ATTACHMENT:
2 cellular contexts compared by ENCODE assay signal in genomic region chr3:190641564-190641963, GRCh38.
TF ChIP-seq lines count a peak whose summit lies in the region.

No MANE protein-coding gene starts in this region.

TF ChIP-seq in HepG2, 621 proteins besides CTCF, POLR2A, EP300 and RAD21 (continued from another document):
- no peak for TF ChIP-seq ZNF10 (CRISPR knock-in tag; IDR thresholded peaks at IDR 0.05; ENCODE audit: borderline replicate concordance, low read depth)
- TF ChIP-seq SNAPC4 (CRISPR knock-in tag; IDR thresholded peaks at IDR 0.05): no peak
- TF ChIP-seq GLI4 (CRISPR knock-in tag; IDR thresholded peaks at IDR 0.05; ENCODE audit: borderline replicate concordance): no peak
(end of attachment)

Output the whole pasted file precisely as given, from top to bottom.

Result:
2 cellular contexts compared by ENCODE assay signal in genomic region chr3:190641564-190641963, GRCh38.
TF ChIP-seq lines count a peak whose summit lies in the region.

No MANE protein-coding gene starts in this region.

TF ChIP-seq in HepG2, 621 proteins besides CTCF, POLR2A, EP300 and RAD21 (continued from another document):
- no peak for TF ChIP-seq ZNF10 (CRISPR knock-in tag; IDR thresholded peaks at IDR 0.05; ENCODE audit: borderline replicate concordance, low read depth)
- TF ChIP-seq SNAPC4 (CRISPR knock-in tag; IDR thresholded peaks at IDR 0.05): no peak
- TF ChIP-seq GLI4 (CRISPR knock-in tag; IDR thresholded peaks at IDR 0.05; ENCODE audit: borderline replicate concordance): no peak